Chicago-based independent futures brokerage and clearing firm R.J. O’Brien & Associates (RJO) has hired industry veteran Daniel Staniford as Executive Director, responsible for the firm’s institutional business development in New York and London.
Tuesday, 6 December 2016
Last updated 3 hours ago
Aug 7 2007 | 11:36am ET
The early numbers are in, and they indicate that July might not be quite the across-the-board bloodbath for hedge funds that the headlines about sub-prime and stock woes might imply.
Only three of the six Dow Jones Hedge Fund Indexes were in the red last month, though that was enough to make it the weakest month of the year. Unsurprisingly, distressed securities funds “led” the losers in July, but they fell only 1.82% on the month, and are still up 4.75% year-to-date, good for fourth-best among the DJ indices. It didn’t even have as bad a month as the Standard & Poor’s 500, which fell 3.13% in July. Joining it on the wrong side were event-driven (down 1.12% in July, up 5.71% YTD) and equity market-neutral (down 0.48%, up 1.96% YTD).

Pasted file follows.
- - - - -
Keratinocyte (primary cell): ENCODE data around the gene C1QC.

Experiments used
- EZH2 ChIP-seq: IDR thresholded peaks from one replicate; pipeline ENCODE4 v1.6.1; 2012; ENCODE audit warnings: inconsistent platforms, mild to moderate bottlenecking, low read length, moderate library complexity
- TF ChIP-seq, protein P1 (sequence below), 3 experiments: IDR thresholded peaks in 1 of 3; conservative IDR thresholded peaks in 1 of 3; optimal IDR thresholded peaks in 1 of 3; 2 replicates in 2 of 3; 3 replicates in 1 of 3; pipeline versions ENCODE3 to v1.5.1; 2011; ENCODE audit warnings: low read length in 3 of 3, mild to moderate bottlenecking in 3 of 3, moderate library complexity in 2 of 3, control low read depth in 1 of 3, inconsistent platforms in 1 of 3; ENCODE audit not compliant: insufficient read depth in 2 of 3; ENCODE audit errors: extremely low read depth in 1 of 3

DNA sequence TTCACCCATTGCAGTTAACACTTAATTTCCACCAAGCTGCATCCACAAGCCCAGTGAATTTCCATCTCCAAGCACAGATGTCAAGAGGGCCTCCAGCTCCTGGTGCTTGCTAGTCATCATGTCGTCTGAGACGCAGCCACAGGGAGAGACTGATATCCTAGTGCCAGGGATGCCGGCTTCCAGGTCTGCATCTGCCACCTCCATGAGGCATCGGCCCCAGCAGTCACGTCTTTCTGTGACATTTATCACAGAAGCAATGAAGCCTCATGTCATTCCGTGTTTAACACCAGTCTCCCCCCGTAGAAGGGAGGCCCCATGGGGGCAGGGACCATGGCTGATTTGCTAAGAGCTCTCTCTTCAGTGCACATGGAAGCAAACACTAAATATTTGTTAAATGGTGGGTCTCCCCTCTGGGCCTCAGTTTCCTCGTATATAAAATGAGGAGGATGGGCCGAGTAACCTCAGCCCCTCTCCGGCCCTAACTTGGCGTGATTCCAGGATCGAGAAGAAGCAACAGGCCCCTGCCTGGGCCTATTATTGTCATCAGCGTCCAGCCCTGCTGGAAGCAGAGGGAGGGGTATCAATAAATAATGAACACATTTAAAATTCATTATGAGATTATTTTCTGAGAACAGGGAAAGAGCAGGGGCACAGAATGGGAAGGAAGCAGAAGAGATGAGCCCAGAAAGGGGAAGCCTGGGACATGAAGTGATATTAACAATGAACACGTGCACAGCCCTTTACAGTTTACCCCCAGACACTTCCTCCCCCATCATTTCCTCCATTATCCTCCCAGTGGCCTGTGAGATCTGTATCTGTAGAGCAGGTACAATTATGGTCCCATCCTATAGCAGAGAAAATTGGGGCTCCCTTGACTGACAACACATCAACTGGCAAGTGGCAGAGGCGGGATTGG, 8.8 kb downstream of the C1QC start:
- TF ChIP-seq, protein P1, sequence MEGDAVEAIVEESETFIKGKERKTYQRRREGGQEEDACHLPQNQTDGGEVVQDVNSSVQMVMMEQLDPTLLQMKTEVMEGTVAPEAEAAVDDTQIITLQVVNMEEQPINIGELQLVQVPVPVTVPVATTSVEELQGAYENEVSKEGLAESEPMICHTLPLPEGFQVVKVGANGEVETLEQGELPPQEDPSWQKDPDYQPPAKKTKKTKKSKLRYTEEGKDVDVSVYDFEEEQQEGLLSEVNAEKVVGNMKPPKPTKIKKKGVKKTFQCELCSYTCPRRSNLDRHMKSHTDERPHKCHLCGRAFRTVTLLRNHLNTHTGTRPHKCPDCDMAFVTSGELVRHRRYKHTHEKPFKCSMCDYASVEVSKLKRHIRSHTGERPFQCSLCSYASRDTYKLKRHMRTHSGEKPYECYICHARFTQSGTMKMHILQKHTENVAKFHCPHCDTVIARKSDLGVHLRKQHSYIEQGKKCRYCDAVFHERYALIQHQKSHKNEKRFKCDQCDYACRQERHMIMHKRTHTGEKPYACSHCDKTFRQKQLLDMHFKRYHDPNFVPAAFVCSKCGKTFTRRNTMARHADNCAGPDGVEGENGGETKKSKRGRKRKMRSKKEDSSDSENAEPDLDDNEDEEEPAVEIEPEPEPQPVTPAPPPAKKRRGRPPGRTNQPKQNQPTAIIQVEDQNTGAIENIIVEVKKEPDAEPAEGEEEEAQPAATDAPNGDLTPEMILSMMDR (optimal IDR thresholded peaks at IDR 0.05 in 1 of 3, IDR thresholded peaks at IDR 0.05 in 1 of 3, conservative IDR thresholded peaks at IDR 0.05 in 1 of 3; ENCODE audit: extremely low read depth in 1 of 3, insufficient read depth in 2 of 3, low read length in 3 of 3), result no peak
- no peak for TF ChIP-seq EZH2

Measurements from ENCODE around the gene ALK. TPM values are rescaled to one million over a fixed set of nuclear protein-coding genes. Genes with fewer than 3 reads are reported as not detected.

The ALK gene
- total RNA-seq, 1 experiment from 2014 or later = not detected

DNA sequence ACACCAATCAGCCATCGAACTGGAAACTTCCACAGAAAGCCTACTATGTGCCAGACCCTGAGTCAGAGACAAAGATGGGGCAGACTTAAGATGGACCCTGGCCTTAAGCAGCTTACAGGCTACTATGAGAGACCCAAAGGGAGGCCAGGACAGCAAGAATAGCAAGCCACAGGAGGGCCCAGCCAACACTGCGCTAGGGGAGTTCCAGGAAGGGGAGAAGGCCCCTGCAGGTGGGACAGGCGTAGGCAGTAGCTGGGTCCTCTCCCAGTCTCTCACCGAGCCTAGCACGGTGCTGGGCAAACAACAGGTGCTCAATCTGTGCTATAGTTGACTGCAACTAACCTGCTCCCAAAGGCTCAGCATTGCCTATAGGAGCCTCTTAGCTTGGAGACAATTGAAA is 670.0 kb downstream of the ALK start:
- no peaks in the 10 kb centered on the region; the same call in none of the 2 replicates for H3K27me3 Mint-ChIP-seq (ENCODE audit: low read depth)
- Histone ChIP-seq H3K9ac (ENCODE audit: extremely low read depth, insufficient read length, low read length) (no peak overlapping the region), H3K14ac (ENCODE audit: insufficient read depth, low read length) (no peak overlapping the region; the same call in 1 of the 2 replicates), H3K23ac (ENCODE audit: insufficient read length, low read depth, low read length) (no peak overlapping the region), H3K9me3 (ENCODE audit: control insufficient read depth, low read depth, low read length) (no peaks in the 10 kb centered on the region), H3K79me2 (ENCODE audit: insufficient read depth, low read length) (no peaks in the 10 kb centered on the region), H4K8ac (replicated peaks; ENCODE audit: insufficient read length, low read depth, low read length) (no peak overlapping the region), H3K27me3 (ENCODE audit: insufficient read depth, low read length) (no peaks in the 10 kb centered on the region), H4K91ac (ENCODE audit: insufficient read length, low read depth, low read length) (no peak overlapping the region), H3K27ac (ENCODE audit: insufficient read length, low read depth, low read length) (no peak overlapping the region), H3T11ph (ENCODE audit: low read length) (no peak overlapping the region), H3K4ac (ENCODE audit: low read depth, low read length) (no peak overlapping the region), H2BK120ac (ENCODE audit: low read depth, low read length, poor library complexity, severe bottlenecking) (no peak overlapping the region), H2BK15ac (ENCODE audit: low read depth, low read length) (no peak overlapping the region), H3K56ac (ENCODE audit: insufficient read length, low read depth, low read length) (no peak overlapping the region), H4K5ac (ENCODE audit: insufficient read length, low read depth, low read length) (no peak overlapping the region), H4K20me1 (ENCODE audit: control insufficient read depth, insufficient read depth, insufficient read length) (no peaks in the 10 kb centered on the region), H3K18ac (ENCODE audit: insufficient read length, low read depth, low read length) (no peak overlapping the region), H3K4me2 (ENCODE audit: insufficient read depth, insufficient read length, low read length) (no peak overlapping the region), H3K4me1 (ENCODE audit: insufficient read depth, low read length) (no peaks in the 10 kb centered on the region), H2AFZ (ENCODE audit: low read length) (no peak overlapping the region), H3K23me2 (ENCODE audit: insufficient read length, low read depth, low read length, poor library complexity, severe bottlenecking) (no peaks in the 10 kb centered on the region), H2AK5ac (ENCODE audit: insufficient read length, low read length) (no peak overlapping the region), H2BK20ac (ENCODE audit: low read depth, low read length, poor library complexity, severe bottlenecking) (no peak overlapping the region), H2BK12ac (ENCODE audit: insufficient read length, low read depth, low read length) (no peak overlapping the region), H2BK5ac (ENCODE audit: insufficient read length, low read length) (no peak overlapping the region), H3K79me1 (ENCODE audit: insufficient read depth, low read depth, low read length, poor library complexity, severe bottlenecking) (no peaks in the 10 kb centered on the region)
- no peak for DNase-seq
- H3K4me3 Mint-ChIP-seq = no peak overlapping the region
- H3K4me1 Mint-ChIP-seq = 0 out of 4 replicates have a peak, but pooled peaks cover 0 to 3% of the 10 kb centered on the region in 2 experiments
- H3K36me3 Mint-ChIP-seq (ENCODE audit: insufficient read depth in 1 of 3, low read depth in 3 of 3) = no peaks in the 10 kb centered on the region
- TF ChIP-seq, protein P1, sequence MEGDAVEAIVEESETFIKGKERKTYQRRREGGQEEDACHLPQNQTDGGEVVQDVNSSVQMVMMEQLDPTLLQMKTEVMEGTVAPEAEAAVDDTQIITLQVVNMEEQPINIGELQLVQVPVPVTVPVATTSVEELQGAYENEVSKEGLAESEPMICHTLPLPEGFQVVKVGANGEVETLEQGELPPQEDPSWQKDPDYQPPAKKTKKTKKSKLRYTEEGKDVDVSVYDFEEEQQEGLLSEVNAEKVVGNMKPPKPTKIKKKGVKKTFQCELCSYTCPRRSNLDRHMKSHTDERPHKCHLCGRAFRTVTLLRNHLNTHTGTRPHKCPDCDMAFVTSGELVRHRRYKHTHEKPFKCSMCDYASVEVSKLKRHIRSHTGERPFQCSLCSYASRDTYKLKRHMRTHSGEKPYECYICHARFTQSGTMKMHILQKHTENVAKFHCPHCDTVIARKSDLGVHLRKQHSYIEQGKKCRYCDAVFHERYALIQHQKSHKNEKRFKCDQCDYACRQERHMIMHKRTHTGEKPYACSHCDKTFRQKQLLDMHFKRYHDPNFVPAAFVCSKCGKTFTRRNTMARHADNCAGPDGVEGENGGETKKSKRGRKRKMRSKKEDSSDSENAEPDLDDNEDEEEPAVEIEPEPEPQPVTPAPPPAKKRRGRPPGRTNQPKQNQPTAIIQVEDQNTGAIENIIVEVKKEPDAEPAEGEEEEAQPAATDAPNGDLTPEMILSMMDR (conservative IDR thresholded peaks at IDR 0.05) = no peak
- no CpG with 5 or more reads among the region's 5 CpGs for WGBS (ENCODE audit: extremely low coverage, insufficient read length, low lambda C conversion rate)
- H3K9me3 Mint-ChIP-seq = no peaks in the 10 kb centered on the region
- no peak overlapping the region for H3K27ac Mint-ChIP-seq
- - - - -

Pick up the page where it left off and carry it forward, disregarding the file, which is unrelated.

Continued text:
On the bright side, merger arbitrage led the way, returning 2.45% in July to take the lead among the half-dozen strategies for the year at 13.27%, nudging out equity long/short, which returned 0.58% (11.93% YTD). Convertible arbitrage also had a positive month, rising 0.26% (2.67% YTD).
Other early numbers are not so rosy: Hedge Fund Research told Reuters that its HFRX investable funds index fell a whopping 3.01% in the week ended July 27, a week in which such hedge fund giants as the Man Group’s AHL strategy and Goldman Sachs’ Global Alpha fund posted big losses. In fairness, it’s not even the HFRX index’s worst week of the year—that honor goes to the week ended March 2, when it tumbled 3.36%. Other HFRX numbers were not yet available, Reuters reports.